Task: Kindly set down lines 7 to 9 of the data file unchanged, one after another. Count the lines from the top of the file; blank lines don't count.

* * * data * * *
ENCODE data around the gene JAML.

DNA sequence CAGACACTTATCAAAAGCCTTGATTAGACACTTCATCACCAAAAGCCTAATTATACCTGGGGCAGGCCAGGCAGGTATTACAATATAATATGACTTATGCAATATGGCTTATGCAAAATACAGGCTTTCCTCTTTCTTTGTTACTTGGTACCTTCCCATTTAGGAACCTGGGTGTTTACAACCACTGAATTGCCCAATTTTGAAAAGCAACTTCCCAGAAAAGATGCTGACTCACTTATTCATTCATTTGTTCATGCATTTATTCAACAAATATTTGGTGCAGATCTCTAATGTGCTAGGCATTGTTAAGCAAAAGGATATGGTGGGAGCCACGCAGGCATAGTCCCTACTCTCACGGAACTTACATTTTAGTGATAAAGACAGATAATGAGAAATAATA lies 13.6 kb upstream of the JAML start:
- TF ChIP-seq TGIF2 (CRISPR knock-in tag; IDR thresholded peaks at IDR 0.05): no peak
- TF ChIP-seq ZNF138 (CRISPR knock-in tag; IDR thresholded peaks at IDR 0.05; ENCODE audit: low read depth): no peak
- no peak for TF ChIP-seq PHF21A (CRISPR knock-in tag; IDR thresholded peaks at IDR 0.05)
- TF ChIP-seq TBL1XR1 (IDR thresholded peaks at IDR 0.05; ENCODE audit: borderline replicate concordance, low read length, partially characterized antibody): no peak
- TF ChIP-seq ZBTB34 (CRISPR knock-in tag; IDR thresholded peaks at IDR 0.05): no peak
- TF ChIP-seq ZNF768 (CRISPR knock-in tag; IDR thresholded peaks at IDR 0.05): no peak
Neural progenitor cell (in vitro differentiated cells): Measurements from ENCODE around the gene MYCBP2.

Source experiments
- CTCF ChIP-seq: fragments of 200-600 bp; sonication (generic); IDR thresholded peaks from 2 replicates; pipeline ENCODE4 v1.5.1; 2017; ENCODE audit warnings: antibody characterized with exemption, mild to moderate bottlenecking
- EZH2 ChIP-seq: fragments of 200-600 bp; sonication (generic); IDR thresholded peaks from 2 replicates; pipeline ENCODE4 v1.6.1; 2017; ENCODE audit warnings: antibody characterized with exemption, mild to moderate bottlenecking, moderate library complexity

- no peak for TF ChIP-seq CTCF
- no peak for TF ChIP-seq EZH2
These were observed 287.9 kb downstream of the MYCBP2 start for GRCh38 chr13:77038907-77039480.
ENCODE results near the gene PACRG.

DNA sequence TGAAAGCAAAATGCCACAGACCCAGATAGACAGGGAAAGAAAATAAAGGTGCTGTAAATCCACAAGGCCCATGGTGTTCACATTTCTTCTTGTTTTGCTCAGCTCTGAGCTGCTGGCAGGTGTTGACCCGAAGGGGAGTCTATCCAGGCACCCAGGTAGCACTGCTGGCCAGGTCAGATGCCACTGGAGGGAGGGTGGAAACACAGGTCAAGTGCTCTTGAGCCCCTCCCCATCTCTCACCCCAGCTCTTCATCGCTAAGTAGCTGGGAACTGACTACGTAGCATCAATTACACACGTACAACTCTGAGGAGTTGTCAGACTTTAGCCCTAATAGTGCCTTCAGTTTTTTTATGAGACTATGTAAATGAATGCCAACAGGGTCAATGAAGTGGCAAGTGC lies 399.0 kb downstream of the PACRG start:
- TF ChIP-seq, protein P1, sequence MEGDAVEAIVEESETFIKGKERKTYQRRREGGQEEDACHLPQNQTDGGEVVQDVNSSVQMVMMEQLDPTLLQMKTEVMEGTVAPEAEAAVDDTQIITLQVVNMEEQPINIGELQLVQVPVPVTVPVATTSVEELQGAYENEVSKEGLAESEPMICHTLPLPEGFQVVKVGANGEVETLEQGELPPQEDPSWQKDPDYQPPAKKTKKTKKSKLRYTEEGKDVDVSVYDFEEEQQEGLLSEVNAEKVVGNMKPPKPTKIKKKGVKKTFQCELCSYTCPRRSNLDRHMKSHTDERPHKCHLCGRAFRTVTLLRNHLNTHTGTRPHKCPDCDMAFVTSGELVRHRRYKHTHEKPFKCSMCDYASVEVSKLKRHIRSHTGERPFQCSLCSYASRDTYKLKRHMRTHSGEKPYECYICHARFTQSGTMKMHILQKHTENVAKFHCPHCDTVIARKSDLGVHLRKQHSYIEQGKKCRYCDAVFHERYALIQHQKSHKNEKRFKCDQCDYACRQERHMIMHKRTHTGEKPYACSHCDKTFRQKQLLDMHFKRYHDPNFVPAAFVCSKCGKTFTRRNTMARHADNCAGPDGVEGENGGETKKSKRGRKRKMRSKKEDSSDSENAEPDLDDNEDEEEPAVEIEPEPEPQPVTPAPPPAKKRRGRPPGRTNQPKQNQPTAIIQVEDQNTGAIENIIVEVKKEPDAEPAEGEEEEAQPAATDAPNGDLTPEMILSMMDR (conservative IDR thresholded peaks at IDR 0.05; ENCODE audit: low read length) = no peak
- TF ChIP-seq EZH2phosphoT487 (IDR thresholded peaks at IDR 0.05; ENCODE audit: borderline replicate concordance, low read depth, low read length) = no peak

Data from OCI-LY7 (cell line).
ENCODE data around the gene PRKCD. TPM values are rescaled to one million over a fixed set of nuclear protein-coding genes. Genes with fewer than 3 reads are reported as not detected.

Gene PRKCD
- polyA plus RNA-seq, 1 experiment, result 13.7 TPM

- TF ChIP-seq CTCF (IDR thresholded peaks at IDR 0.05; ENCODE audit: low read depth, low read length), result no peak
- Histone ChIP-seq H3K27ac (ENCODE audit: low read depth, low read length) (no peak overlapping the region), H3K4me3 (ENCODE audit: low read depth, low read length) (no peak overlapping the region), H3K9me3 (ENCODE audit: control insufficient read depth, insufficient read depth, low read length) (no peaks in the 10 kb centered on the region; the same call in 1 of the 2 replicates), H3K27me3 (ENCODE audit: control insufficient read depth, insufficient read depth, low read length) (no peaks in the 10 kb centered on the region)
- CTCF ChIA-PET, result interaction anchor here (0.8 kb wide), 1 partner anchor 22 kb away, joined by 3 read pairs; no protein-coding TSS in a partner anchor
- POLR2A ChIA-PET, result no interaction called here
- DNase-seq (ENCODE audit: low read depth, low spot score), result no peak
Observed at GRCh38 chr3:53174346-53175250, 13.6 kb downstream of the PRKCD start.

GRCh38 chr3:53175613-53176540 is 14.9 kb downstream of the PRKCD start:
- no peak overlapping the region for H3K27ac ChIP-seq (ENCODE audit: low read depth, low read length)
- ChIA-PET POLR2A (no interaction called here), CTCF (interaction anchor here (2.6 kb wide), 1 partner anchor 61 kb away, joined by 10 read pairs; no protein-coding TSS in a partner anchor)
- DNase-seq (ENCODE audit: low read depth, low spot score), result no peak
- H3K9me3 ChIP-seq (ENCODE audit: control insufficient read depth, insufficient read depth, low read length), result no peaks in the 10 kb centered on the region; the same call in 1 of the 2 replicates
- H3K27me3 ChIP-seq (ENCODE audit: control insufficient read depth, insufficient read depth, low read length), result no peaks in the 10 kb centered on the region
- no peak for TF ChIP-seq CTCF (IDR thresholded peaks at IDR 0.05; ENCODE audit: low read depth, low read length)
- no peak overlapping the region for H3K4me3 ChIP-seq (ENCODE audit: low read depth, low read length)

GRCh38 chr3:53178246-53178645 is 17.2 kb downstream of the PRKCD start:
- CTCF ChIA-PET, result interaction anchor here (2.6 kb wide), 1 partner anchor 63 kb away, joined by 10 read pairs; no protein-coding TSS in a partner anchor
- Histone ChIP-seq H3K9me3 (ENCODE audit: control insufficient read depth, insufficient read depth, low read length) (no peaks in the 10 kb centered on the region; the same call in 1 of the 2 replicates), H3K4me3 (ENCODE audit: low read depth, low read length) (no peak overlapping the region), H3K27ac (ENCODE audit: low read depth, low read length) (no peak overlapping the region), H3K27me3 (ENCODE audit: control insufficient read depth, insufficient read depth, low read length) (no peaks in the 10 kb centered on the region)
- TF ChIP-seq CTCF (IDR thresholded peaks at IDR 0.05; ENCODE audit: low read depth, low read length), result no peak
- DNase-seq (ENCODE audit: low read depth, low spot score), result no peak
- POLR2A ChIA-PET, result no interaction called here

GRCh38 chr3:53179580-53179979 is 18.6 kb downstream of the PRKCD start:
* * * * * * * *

- TF ChIP-seq ZBTB34 (CRISPR knock-in tag; IDR thresholded peaks at IDR 0.05): no peak
- TF ChIP-seq ZNF768 (CRISPR knock-in tag; IDR thresholded peaks at IDR 0.05): no peak
Neural progenitor cell (in vitro differentiated cells): Measurements from ENCODE around the gene MYCBP2.